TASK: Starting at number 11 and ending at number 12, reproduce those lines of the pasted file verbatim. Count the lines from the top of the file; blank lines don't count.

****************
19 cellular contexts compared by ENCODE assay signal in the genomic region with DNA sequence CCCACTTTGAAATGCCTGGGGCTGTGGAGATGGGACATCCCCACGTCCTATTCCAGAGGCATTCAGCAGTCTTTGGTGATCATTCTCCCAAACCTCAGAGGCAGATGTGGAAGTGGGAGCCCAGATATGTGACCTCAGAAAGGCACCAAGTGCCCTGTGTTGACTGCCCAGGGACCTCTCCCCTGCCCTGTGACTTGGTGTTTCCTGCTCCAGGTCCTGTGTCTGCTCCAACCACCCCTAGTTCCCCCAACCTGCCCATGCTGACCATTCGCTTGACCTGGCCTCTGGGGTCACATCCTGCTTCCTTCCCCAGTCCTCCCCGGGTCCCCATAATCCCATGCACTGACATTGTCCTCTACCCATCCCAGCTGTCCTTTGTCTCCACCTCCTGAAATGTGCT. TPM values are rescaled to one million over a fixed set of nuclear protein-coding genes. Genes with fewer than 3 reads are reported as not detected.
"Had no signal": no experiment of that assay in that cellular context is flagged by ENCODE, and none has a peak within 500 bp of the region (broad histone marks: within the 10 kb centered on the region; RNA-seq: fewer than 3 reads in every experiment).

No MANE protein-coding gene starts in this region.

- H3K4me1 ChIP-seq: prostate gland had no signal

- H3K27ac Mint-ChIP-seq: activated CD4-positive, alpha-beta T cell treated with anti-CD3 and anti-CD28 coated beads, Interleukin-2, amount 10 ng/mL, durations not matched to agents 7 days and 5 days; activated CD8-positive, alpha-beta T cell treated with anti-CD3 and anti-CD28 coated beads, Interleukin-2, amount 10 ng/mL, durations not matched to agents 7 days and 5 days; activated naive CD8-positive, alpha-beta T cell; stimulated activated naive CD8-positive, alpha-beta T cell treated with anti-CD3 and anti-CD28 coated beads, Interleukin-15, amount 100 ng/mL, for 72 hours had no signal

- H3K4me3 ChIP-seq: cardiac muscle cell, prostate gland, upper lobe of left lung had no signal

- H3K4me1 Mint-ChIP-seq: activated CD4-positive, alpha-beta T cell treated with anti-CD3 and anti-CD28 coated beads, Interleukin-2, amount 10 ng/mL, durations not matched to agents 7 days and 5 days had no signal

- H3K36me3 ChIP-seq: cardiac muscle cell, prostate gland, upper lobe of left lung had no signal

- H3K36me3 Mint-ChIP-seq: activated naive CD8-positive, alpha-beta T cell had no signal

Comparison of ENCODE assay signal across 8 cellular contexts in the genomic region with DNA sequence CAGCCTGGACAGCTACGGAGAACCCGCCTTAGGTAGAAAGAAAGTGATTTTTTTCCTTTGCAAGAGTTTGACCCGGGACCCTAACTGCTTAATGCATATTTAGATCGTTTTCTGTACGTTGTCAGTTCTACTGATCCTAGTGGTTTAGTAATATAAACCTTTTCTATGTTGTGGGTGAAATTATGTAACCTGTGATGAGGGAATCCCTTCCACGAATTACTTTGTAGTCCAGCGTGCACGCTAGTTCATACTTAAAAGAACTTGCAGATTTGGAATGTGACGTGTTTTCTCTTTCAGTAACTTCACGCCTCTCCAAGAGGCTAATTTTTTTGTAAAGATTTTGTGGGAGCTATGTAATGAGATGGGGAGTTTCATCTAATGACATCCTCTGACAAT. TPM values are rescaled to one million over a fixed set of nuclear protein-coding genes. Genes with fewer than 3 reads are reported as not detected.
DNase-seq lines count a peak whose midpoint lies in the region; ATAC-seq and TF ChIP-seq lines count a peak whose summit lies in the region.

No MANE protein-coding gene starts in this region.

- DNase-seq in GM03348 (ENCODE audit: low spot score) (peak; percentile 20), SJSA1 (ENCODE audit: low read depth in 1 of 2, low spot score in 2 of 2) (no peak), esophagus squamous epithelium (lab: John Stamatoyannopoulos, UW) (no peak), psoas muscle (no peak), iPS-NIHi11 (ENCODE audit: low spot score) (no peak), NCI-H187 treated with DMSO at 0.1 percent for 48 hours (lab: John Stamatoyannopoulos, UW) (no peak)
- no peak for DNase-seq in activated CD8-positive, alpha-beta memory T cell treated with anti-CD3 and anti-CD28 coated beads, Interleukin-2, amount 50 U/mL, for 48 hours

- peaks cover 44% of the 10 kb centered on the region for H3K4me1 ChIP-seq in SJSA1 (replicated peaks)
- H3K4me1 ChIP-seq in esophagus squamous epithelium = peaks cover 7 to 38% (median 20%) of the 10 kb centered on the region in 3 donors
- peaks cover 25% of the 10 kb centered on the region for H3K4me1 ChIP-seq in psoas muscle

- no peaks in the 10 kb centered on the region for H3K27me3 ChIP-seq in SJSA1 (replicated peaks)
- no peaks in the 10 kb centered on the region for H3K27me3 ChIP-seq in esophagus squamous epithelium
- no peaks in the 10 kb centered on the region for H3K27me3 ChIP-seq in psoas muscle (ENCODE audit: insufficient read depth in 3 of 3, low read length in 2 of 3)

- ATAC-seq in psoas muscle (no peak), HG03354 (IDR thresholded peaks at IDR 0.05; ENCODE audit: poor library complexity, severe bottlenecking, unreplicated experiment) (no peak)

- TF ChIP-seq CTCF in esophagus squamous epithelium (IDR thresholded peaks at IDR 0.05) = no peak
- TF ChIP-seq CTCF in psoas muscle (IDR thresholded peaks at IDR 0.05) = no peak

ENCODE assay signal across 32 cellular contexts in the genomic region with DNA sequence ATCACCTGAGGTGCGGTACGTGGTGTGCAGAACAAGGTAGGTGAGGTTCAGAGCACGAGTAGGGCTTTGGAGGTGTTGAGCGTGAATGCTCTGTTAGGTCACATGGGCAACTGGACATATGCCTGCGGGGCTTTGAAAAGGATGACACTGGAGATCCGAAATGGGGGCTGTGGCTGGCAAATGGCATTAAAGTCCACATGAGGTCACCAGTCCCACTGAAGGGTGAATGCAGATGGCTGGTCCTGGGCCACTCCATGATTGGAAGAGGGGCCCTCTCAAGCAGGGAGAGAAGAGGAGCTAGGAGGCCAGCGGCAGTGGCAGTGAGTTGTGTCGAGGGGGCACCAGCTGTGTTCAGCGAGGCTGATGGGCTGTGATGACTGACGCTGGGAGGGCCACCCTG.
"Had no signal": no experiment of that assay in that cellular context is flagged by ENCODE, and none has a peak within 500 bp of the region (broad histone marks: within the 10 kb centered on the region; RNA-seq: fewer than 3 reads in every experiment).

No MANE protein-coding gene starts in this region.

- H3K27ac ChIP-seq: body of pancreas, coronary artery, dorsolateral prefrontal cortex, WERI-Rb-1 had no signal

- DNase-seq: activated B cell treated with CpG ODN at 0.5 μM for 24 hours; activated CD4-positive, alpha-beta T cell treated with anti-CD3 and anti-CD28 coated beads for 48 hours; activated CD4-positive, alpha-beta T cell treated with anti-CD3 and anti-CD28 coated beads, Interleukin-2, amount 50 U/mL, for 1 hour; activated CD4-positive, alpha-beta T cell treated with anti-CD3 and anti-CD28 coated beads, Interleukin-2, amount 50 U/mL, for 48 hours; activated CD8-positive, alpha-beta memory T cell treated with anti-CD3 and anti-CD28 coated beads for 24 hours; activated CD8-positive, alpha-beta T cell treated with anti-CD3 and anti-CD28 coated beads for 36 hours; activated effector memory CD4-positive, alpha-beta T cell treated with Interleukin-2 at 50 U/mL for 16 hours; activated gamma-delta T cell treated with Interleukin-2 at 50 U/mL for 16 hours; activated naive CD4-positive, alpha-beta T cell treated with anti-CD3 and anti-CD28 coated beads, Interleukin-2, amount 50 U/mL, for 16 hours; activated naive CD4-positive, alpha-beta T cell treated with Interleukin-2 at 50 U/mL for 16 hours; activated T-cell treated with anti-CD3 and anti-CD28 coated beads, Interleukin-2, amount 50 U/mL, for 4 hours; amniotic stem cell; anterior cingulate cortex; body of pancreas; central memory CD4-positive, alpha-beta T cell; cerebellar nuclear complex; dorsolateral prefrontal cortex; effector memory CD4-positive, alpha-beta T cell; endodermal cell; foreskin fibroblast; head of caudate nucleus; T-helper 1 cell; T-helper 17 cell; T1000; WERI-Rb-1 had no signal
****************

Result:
DNase-seq lines count a peak whose midpoint lies in the region; ATAC-seq and TF ChIP-seq lines count a peak whose summit lies in the region.

No MANE protein-coding gene starts in this region.